Concepts, applications, uses and evaluation of environmental enrichment: Perceptions of zoo professionals

Lisa Riley, Paul Rose

Research output: Contribution to journalArticlepeer-review


It is imperative that zoo-based Environmental Enrichment (EE) is underpinned by an evidence-based approach, yet research suggests considerable taxonomic bias in EE provision and a tendency for keepers to rely on food-based EE despite multiple EE categories being available. To better understand potential barriers to the dissemination of information on EE for underrepresented taxa and categories
of EE, a workshop was run at the 19th BIAZA Research Conference in summer 2017. Six taxa (domestic species, non-parrot birds, small mammalian carnivores, reptiles/amphibians and fish/invertebrates) plus non-food-based EE were discussed by six focus groups who answered a standardised set of questions as part of a semi-structured interview. Deductive thematic analysis and Principal Component Analysis were applied to coded themes from the delegates’ discourse. Results suggest that delegates were focused upon two underlying themes: measures of animal quality of life and the use or lack of information. Both themes were evidenced in the discourse of all focus groups for all five EE subject areas (EE concept and terminology; need for EE; barriers to EE; use of literature; evaluation of EE). Results suggest that zoo professionals have: i) a holistic view of animal welfare that relies on species’ behavioural ecology to inform practice, ii) a multifactorial view on EE concepts, iii) an approach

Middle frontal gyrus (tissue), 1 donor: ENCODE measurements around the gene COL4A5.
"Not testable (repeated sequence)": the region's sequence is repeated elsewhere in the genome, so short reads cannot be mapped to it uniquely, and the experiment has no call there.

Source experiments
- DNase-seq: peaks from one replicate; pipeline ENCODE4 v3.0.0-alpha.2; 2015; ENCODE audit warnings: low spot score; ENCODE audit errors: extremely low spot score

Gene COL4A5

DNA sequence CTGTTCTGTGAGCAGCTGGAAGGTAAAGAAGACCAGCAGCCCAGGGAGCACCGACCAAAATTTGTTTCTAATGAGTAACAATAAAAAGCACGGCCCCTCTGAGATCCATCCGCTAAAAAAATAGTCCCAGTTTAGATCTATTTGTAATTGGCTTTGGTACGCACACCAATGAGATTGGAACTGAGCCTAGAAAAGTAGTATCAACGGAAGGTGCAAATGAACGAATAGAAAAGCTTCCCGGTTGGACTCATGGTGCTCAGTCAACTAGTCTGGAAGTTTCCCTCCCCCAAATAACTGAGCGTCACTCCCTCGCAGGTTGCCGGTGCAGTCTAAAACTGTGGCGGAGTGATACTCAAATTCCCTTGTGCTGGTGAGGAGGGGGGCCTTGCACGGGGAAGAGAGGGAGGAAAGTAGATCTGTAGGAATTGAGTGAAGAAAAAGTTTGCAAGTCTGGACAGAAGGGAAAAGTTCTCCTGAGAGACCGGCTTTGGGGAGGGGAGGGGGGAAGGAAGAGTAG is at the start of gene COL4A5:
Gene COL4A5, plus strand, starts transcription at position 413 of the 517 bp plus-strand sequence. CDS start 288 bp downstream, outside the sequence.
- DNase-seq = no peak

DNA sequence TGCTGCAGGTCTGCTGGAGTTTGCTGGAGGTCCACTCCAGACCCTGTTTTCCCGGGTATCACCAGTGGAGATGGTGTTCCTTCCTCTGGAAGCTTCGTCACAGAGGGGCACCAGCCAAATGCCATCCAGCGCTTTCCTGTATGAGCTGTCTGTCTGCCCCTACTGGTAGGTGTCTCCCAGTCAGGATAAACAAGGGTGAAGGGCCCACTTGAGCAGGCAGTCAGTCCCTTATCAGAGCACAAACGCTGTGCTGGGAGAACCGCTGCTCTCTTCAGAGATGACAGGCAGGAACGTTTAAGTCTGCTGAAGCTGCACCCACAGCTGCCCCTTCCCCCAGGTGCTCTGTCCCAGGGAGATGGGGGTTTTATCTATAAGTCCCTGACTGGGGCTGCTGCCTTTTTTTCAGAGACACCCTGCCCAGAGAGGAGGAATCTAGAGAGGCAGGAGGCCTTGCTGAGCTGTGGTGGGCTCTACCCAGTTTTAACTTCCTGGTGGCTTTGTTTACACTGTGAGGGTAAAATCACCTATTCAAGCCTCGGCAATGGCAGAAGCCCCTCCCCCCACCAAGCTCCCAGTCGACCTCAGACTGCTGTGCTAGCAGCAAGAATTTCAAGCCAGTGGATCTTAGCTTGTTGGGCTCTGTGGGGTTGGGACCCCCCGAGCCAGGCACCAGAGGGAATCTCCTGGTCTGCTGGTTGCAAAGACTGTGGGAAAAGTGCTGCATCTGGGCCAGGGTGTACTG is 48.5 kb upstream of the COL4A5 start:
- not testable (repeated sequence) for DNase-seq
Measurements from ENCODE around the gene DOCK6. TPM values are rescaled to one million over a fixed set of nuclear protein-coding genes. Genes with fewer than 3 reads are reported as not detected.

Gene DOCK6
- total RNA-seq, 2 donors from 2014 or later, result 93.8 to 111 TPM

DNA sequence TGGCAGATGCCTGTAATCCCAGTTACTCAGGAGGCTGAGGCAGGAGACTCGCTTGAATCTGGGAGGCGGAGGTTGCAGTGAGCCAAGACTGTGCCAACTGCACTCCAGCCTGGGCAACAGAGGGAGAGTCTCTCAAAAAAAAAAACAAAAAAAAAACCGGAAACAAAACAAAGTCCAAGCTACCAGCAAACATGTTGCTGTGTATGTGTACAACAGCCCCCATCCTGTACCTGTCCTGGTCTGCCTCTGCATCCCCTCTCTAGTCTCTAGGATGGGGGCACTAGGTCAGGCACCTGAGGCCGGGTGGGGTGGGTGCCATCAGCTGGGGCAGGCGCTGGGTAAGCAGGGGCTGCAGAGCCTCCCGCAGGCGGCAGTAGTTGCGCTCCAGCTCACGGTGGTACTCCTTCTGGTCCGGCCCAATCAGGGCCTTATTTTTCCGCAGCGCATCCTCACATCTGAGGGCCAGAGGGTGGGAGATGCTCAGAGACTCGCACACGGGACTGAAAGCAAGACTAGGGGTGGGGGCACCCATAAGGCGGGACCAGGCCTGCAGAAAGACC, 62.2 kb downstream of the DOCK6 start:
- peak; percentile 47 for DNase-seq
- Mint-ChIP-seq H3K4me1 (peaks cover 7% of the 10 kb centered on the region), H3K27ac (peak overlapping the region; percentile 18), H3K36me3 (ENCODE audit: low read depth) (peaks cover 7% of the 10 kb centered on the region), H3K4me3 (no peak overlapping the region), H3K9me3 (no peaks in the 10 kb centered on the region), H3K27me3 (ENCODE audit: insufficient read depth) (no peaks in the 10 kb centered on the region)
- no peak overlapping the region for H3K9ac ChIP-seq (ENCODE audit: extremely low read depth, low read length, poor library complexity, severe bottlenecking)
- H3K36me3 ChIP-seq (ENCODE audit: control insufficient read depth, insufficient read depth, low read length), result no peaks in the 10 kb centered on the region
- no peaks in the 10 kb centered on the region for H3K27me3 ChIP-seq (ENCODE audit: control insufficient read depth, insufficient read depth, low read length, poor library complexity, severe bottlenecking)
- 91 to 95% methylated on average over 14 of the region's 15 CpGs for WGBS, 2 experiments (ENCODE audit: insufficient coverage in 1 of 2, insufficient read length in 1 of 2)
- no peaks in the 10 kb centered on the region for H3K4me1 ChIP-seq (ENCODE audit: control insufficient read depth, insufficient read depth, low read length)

that sees EE as core husbandry but in practice a luxury due to barriers in implementing it and iv) an understanding that literature provides ideas for EE. Delegates note that effort to diversify provision is required and research into EE use can overcome barriers to implementation, determine an animal’s need for EE and help measure the success of EE. Delegates discussed the lack of literature on EE across categories and taxa, supporting conclusions of previous published research in this area of husbandry. Further research on how EE can be used for underrepresented animal groups is required if zoo-based practice is to continue to progress.
Original languageEnglish
Pages (from-to)18-28
Number of pages11
JournalJournal of Zoo and Aquarium Research
Issue number1
Publication statusPublished - 2 Jan 2020


  • Keeper opinions
  • barriers to enrichment
  • food-based bias
  • taxonomic-bias
  • workshop
  • 2020

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